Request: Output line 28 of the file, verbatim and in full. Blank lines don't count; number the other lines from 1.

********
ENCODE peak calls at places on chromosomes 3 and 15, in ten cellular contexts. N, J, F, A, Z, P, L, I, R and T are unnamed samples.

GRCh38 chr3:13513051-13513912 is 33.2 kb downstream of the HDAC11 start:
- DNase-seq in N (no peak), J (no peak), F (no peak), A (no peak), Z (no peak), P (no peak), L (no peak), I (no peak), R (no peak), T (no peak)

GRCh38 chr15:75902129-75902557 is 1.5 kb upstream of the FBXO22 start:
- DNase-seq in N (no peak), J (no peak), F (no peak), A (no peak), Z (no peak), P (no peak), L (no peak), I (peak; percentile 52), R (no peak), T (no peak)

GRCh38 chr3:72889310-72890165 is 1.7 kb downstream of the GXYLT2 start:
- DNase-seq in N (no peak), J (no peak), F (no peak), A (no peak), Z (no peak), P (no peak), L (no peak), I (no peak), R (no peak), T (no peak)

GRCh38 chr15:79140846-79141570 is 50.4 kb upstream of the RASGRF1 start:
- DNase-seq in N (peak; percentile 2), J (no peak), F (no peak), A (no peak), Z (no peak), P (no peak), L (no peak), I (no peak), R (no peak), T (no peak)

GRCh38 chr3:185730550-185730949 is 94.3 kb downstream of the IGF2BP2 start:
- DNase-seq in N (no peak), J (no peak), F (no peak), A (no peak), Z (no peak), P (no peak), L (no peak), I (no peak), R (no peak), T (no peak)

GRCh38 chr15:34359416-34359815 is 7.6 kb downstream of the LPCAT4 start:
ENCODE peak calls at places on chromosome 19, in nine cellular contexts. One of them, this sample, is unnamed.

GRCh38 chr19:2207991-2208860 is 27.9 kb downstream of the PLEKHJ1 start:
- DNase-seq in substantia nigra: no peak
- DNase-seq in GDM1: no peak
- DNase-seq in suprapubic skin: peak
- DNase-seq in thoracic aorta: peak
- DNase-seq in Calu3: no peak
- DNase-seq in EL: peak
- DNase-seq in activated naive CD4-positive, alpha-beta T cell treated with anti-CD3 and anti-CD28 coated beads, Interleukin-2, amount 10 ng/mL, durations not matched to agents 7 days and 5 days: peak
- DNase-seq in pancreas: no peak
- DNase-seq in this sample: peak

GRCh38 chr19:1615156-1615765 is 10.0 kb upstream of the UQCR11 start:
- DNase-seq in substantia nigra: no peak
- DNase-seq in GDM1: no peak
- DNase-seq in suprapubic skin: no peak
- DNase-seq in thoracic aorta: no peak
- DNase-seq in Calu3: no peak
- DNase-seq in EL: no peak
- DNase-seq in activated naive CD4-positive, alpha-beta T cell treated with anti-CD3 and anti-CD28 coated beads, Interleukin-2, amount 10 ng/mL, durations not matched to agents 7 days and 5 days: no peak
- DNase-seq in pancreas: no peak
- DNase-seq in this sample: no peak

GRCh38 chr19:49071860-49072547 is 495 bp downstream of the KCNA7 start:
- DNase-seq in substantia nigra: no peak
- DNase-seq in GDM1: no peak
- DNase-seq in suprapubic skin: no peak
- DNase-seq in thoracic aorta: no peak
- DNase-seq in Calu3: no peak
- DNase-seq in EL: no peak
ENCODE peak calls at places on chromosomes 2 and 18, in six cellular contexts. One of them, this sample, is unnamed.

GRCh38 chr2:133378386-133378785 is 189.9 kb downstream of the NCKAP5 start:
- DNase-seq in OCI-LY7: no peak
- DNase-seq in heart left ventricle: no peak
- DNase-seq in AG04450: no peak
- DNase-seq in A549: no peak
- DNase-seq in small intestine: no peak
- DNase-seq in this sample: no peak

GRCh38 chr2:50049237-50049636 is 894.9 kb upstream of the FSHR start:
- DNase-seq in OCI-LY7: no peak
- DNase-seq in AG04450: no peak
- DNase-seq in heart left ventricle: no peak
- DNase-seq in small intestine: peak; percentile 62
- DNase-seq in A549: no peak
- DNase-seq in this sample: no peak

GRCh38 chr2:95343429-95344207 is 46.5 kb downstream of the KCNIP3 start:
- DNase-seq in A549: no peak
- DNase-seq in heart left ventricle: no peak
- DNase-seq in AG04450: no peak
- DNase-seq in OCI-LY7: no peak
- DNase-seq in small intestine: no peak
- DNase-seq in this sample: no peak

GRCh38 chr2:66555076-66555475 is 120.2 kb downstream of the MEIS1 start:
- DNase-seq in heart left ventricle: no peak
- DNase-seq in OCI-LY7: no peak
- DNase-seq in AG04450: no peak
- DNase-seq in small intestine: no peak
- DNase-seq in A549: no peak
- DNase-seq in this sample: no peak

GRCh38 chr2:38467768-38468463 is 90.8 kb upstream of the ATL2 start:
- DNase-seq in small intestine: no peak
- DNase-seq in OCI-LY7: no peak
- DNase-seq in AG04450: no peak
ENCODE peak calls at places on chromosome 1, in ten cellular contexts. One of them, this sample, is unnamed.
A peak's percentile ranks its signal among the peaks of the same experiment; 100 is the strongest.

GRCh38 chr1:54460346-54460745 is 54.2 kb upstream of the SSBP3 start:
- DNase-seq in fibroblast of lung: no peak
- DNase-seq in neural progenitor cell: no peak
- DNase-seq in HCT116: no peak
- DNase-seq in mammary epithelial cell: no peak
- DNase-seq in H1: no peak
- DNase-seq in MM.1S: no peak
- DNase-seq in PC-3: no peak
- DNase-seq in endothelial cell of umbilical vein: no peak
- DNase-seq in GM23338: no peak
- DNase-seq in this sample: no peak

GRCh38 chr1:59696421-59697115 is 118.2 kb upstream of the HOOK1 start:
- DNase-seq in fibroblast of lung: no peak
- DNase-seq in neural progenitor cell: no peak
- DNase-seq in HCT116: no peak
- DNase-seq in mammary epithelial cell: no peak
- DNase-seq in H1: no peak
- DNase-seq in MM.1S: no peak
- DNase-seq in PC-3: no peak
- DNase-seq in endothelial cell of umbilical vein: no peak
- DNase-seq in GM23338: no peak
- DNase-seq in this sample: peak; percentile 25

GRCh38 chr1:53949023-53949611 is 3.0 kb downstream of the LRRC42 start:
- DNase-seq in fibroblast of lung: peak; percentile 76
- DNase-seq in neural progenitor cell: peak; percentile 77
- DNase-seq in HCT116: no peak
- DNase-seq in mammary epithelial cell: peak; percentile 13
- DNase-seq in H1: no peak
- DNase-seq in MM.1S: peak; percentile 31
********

- DNase-seq in thoracic aorta: no peak